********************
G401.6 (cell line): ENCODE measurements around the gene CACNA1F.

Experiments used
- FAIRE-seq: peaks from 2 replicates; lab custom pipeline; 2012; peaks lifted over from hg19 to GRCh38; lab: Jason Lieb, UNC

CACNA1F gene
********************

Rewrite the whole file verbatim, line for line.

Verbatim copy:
G401.6 (cell line): ENCODE measurements around the gene CACNA1F.

Experiments used
- FAIRE-seq: peaks from 2 replicates; lab custom pipeline; 2012; peaks lifted over from hg19 to GRCh38; lab: Jason Lieb, UNC

CACNA1F gene